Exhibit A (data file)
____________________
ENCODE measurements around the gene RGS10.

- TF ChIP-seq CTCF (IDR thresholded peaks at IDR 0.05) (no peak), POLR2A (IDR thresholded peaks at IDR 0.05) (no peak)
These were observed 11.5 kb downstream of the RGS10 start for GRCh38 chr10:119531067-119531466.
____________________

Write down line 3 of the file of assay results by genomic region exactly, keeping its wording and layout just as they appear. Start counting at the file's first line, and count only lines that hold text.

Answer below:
These were observed 11.5 kb downstream of the RGS10 start for GRCh38 chr10:119531067-119531466.